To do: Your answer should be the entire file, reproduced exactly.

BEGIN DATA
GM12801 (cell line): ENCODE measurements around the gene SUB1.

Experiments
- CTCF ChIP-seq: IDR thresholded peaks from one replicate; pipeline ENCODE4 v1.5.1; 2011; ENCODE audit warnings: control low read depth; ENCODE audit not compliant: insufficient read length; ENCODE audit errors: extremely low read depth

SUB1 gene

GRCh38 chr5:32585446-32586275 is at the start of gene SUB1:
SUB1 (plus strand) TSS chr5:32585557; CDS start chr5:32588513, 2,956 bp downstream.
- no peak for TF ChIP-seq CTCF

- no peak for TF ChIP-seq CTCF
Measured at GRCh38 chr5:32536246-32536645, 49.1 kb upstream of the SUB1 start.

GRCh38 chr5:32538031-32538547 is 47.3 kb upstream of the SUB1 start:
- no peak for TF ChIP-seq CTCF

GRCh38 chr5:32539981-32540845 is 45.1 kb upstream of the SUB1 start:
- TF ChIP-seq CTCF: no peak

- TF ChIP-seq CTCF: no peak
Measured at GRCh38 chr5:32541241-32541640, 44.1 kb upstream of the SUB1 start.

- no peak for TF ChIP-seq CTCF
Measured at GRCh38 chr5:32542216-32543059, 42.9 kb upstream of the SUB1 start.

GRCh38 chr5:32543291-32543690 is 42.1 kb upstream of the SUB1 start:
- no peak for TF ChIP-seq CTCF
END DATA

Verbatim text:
GM12801 (cell line): ENCODE measurements around the gene SUB1.

Experiments
- CTCF ChIP-seq: IDR thresholded peaks from one replicate; pipeline ENCODE4 v1.5.1; 2011; ENCODE audit warnings: control low read depth; ENCODE audit not compliant: insufficient read length; ENCODE audit errors: extremely low read depth

SUB1 gene

GRCh38 chr5:32585446-32586275 is at the start of gene SUB1:
SUB1 (plus strand) TSS chr5:32585557; CDS start chr5:32588513, 2,956 bp downstream.
- no peak for TF ChIP-seq CTCF

- no peak for TF ChIP-seq CTCF
Measured at GRCh38 chr5:32536246-32536645, 49.1 kb upstream of the SUB1 start.

GRCh38 chr5:32538031-32538547 is 47.3 kb upstream of the SUB1 start:
- no peak for TF ChIP-seq CTCF

GRCh38 chr5:32539981-32540845 is 45.1 kb upstream of the SUB1 start:
- TF ChIP-seq CTCF: no peak

- TF ChIP-seq CTCF: no peak
Measured at GRCh38 chr5:32541241-32541640, 44.1 kb upstream of the SUB1 start.

- no peak for TF ChIP-seq CTCF
Measured at GRCh38 chr5:32542216-32543059, 42.9 kb upstream of the SUB1 start.

GRCh38 chr5:32543291-32543690 is 42.1 kb upstream of the SUB1 start:
- no peak for TF ChIP-seq CTCF